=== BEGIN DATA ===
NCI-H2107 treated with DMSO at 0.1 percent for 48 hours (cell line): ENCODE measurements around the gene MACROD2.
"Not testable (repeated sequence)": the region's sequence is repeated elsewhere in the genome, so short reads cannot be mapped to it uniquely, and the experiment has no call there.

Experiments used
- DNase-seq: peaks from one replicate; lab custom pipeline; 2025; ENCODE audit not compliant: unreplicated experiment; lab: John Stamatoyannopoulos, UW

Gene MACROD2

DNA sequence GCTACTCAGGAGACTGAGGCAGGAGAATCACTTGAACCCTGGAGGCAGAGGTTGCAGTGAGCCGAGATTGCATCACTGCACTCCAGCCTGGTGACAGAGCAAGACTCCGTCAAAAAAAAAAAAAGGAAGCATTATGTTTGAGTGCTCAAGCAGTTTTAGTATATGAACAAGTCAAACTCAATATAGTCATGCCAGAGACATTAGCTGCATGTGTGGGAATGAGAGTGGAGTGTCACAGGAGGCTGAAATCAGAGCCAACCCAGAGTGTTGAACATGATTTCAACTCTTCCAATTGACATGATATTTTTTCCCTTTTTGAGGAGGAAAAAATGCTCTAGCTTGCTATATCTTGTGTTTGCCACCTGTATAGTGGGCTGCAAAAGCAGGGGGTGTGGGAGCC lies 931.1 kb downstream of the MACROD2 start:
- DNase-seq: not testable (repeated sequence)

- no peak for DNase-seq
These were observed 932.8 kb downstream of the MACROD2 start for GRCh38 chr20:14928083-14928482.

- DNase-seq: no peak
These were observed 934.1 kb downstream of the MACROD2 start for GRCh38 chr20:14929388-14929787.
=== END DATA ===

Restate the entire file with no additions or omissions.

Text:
NCI-H2107 treated with DMSO at 0.1 percent for 48 hours (cell line): ENCODE measurements around the gene MACROD2.
"Not testable (repeated sequence)": the region's sequence is repeated elsewhere in the genome, so short reads cannot be mapped to it uniquely, and the experiment has no call there.

Experiments used
- DNase-seq: peaks from one replicate; lab custom pipeline; 2025; ENCODE audit not compliant: unreplicated experiment; lab: John Stamatoyannopoulos, UW

Gene MACROD2

DNA sequence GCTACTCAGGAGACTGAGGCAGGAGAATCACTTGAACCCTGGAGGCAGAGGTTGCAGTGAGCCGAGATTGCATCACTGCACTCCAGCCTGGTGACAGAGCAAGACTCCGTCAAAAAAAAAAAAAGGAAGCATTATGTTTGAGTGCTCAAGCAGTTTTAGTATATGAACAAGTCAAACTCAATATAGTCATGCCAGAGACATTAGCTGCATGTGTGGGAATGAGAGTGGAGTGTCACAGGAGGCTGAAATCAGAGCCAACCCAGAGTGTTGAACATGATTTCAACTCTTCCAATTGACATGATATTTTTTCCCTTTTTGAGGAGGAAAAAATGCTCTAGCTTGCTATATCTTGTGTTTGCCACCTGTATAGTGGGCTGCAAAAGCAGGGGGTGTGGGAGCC lies 931.1 kb downstream of the MACROD2 start:
- DNase-seq: not testable (repeated sequence)

- no peak for DNase-seq
These were observed 932.8 kb downstream of the MACROD2 start for GRCh38 chr20:14928083-14928482.

- DNase-seq: no peak
These were observed 934.1 kb downstream of the MACROD2 start for GRCh38 chr20:14929388-14929787.